The United Nations Security Council on Wednesday unanimously voted to lift sanctions against Eritrea.
The arms embargo and sanctions imposed in 2009 and 2011, following disputes with neighbours Eritrea and Somalia, had for a long time been a point of contention in the Horn of Africa region.
The resolution also urges Eritrea and Djibouti to work towards normalizing ties and settling a border dispute. It asks Secretary-General Antonio Guterres to report back to the council on progress by Feb. 15 and then every six months.
The Government of Eritrea welcomes this belated decision to redress injustice, almost a decade after nefarious acts were taken inculcating indefensible harm on the country.
Eritrea’s information minister congratulated all Eritreans and the country’s allies, even as he continued to question the legality of the sanctions.
“The Government of Eritrea welcomes this belated decision to redress injustice, almost a decade after nefarious acts were taken inculcating indefensible harm on the country,’‘ read part of a statement from the information ministry.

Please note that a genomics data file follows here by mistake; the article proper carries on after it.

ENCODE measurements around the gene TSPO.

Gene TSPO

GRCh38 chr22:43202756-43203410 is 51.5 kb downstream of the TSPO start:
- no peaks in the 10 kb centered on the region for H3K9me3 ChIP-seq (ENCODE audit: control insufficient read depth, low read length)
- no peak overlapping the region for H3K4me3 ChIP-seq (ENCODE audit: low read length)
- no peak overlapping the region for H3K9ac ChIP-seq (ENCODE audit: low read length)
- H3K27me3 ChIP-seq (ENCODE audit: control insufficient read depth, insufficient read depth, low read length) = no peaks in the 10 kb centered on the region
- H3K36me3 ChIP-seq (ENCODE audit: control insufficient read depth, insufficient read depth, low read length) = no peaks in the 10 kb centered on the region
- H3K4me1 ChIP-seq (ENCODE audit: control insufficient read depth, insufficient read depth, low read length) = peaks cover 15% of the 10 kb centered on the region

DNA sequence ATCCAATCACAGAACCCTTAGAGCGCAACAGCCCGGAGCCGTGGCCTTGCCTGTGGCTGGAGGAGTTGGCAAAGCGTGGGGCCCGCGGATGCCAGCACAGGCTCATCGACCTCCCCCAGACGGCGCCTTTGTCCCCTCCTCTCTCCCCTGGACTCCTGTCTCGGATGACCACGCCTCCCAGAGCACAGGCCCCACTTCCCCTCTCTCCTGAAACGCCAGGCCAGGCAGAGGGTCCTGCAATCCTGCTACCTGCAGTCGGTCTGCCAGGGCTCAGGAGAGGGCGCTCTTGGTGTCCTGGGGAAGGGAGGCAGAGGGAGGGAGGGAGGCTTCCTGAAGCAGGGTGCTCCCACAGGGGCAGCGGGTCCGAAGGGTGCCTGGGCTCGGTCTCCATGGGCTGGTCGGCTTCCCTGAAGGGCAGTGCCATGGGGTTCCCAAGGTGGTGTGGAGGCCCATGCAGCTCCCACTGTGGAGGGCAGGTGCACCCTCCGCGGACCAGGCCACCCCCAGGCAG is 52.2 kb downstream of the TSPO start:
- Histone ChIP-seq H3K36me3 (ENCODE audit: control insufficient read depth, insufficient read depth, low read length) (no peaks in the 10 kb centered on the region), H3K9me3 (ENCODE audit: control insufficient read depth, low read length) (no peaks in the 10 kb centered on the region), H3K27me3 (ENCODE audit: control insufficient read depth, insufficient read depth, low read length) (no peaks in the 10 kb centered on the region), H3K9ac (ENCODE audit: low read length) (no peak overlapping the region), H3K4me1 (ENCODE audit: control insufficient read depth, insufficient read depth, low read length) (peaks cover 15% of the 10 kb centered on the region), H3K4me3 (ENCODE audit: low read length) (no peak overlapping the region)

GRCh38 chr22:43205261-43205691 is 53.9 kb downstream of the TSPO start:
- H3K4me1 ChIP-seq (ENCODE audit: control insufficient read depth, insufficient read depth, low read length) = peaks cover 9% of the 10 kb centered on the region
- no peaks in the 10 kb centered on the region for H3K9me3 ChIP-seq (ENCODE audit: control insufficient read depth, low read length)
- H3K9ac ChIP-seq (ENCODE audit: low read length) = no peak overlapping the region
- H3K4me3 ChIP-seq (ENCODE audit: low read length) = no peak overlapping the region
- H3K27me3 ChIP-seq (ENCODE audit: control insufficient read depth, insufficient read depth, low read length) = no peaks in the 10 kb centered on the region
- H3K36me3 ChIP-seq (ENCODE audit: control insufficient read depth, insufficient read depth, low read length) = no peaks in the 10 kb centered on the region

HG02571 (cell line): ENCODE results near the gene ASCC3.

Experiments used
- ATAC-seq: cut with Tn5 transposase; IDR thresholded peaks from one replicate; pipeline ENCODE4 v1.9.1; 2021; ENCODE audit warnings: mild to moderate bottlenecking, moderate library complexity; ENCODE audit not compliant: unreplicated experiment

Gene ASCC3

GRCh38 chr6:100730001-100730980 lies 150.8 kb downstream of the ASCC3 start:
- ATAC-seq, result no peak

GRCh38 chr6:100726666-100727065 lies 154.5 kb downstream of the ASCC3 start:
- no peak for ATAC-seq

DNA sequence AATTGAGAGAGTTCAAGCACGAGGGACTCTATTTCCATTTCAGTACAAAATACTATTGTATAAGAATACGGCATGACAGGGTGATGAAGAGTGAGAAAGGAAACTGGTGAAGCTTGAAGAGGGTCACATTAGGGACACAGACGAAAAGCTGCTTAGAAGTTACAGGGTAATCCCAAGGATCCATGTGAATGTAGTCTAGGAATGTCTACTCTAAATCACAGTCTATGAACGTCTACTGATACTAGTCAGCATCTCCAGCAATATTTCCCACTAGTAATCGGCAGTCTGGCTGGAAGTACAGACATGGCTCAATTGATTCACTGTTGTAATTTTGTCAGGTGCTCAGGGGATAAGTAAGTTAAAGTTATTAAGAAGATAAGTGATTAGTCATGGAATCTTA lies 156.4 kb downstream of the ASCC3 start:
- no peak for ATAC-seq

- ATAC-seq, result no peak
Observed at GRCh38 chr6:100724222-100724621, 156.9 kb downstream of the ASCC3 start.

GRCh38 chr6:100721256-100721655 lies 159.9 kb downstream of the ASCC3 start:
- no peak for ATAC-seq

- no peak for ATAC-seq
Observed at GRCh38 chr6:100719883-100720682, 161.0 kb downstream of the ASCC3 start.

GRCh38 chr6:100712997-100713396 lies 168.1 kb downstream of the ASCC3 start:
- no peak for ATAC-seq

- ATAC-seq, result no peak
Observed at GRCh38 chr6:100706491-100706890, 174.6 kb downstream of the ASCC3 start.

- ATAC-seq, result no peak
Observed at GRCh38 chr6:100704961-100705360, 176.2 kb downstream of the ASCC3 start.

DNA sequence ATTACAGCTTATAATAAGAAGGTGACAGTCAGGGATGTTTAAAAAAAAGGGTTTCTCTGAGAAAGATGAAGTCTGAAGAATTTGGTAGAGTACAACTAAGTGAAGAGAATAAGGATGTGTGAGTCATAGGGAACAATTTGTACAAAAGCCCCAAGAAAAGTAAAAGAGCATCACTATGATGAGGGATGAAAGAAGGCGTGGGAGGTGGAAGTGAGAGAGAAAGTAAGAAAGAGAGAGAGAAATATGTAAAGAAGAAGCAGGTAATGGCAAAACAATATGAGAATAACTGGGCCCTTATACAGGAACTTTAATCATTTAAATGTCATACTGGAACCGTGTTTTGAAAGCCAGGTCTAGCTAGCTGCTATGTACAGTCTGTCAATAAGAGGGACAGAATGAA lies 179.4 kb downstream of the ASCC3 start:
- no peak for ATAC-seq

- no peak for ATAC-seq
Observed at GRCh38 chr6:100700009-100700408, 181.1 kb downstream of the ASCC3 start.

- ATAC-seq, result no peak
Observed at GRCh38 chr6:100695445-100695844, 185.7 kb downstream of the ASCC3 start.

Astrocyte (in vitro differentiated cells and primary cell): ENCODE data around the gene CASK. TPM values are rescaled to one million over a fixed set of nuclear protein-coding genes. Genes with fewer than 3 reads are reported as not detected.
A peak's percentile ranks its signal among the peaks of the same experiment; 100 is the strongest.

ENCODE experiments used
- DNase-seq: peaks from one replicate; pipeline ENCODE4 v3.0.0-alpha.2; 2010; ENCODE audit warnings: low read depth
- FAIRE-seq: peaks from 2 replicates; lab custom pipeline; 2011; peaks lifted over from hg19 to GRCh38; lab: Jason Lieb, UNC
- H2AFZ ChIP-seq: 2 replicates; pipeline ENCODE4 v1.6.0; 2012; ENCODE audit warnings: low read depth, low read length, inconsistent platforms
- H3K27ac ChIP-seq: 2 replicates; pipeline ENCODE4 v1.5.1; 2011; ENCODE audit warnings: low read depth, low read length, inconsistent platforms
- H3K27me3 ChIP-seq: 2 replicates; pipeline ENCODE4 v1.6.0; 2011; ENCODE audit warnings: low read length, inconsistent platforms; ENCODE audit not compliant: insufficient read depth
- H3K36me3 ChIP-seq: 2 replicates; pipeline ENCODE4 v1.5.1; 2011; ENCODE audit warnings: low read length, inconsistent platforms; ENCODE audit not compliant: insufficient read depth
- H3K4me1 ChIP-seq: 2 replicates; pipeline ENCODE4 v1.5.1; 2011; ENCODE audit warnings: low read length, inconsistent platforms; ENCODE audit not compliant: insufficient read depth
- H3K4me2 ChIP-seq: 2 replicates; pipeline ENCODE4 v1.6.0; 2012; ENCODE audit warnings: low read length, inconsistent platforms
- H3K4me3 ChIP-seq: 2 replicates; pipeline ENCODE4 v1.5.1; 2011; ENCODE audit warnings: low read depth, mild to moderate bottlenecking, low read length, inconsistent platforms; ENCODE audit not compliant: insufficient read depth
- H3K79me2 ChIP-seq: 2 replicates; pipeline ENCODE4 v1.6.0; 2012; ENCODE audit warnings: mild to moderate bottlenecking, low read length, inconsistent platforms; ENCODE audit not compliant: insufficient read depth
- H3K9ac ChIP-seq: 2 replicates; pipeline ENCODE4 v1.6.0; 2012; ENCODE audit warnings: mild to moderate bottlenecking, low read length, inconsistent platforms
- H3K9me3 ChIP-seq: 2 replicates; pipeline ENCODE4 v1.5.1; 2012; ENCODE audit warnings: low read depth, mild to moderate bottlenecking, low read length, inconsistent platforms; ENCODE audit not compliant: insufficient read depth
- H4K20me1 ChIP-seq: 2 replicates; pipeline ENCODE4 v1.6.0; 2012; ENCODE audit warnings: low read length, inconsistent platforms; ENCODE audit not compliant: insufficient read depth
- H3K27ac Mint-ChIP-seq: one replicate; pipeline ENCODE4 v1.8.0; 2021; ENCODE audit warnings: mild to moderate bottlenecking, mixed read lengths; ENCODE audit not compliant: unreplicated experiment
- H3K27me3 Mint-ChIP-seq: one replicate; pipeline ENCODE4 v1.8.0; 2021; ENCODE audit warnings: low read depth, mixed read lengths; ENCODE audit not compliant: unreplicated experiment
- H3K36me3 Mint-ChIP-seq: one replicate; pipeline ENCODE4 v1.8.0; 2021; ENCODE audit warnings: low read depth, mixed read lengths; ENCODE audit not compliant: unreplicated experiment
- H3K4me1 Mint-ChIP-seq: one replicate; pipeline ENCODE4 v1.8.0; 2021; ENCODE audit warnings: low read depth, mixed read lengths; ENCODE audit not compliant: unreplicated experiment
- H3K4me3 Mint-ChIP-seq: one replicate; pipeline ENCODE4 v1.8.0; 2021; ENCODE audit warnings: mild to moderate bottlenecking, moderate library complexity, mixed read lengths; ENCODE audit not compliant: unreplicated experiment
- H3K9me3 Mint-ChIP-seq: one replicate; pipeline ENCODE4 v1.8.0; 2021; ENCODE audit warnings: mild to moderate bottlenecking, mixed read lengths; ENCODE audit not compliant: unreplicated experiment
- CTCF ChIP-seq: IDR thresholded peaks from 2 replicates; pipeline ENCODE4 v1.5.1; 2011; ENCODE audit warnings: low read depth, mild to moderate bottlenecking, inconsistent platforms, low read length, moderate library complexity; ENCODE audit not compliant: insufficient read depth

The office of the prime minister of Ethiopia also congratulated Eritreans, saying the decision by the United Nations, would have ‘far-reaching effects in improving the stability of the Horn of Africa region’.
The road to ‘lifting sanctions’
The measures against Eritrea – which include a travel ban and asset freeze on certain people and entities – were imposed in 2009 after U.N. experts accused Eritrea of supporting armed groups in Somalia. Eritrea has denied the accusations.
In July, Ethiopia and Eritrea declared an end to their state of war and agreed to open embassies, develop ports and resume flights between the two countries after decades of hostilities.
Then, Eritrea and Djibouti agreed in September to work on reconciling. Deadly clashes broke out between the Horn of Africa countries in June 2008 after Djibouti accused Asmara of moving troops across the border.
A November 2017 Security Council resolution said the peaceful settlement of the border dispute would be a factor in any review of sanctions on Eritrea. Both the United States and China have military bases in Djibouti.